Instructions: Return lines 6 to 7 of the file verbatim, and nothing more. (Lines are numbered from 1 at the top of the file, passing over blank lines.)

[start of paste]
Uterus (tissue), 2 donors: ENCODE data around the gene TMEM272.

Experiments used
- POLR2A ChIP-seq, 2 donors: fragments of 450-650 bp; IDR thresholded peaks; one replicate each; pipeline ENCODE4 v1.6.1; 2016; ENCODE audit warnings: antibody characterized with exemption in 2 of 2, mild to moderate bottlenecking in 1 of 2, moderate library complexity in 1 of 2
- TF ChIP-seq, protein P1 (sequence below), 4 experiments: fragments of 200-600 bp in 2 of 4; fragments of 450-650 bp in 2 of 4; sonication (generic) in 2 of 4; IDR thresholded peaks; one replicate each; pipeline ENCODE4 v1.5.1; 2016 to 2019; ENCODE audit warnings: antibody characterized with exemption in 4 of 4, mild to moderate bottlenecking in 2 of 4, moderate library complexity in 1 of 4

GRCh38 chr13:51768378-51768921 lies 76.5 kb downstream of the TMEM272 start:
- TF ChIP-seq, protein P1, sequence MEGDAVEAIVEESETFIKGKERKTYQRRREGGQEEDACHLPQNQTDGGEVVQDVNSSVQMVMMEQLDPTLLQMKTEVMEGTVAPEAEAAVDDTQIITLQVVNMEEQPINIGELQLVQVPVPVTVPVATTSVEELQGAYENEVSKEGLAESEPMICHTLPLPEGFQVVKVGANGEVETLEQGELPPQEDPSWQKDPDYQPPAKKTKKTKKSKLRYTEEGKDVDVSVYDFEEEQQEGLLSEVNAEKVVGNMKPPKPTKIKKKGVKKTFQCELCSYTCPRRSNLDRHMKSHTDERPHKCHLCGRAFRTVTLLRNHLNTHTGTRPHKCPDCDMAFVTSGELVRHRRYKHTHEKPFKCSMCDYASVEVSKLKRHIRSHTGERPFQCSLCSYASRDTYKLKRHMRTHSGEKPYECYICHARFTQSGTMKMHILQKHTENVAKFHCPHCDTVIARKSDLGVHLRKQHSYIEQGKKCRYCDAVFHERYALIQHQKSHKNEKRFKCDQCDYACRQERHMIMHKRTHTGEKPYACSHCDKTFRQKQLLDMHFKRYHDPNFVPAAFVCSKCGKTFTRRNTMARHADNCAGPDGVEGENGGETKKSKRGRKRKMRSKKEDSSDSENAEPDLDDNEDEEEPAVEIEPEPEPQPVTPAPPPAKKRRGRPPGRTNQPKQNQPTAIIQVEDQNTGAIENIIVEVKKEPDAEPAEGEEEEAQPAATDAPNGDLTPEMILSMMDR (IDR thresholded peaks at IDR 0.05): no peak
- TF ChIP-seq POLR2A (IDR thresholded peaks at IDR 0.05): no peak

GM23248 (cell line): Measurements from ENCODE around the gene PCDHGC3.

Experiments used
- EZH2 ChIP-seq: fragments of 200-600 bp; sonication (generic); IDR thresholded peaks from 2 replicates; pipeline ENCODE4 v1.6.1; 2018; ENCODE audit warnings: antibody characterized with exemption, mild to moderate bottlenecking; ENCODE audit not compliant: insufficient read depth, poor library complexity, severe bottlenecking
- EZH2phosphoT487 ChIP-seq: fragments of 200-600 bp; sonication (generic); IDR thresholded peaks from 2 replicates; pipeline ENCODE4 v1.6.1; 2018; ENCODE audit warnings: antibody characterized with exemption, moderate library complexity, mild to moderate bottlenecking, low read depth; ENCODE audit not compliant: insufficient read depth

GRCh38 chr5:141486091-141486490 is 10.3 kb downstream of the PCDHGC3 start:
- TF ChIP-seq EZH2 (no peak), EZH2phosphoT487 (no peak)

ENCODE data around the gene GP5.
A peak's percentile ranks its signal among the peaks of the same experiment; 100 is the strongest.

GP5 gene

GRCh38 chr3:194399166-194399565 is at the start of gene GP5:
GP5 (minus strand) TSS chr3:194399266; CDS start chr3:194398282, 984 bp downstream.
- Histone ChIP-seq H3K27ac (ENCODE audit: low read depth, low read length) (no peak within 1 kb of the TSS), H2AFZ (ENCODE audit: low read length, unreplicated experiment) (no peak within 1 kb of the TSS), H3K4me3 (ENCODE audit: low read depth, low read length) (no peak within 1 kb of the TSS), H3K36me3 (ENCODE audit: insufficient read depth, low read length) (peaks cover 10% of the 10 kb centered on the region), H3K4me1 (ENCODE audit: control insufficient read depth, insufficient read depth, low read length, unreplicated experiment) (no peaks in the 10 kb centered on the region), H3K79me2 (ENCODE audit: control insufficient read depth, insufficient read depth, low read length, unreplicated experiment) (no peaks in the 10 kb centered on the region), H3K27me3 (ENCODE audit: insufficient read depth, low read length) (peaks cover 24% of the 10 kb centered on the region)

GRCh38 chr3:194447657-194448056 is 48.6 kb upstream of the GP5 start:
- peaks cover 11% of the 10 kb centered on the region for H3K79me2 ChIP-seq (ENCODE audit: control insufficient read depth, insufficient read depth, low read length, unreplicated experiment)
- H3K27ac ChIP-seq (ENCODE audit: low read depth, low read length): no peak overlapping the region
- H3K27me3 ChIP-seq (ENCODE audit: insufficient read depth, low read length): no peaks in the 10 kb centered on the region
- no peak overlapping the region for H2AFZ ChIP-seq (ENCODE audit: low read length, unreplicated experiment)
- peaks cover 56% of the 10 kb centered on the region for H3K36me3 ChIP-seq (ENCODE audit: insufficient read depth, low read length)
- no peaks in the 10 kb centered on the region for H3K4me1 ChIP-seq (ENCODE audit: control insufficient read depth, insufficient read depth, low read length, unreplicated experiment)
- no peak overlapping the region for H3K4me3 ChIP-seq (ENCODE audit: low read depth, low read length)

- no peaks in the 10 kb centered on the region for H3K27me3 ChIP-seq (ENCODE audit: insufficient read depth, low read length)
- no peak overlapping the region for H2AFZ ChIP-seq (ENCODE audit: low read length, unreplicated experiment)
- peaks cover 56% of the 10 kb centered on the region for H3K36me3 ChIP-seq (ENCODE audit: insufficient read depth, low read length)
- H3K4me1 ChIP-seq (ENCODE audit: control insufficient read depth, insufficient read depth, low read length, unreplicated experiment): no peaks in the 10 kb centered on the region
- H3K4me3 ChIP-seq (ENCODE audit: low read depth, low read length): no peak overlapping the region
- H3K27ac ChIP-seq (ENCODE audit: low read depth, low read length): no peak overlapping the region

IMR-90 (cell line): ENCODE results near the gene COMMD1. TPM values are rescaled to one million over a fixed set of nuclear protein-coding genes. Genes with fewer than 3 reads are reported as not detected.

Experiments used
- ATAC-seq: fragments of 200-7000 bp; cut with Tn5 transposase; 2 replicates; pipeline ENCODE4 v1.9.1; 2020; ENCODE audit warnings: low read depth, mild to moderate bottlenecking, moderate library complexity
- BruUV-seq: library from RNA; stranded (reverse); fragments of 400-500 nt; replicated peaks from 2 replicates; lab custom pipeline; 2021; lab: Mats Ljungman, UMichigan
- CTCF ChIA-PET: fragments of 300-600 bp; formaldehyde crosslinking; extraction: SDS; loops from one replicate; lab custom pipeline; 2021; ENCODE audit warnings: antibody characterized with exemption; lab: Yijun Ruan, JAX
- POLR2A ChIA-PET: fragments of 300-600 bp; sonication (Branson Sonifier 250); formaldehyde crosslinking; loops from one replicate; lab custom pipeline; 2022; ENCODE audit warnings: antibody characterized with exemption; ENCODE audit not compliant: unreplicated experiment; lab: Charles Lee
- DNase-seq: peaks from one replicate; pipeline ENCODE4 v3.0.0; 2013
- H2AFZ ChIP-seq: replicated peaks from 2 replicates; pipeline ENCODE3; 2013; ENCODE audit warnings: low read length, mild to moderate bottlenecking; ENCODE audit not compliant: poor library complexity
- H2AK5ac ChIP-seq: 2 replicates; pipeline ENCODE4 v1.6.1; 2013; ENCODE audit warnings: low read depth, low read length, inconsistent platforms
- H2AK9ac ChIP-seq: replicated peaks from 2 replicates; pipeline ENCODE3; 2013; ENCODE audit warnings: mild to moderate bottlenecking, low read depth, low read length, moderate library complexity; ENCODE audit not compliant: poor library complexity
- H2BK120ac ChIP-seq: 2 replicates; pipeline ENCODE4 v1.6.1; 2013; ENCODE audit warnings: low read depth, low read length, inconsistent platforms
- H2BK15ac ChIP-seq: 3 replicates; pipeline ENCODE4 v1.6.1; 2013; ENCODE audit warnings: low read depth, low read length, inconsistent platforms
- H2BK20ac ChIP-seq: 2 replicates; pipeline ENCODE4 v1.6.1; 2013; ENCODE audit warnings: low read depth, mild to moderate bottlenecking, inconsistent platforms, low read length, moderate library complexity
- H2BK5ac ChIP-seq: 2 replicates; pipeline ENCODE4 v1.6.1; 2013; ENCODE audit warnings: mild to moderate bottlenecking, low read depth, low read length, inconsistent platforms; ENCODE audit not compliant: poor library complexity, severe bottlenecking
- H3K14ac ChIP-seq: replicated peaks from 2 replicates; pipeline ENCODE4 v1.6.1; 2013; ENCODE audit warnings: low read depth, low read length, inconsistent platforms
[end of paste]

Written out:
- TF ChIP-seq, protein P1, sequence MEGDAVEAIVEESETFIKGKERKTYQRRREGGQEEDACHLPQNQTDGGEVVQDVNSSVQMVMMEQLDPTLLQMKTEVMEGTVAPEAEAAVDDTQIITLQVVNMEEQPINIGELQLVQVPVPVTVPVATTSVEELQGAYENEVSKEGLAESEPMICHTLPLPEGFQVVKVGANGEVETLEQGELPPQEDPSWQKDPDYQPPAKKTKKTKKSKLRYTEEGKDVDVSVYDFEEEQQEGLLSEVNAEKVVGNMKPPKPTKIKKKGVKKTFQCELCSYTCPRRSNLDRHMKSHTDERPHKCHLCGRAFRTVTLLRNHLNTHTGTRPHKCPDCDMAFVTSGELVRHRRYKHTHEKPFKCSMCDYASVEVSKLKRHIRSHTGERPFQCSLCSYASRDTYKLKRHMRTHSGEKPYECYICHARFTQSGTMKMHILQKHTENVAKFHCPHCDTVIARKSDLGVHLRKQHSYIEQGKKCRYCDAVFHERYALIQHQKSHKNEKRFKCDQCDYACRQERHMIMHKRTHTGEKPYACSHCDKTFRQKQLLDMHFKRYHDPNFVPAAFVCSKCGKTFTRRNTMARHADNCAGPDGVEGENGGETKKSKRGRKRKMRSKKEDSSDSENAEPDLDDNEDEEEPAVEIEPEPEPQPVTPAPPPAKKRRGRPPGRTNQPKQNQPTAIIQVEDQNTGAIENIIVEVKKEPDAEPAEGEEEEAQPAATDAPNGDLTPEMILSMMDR (IDR thresholded peaks at IDR 0.05): no peak
- TF ChIP-seq POLR2A (IDR thresholded peaks at IDR 0.05): no peak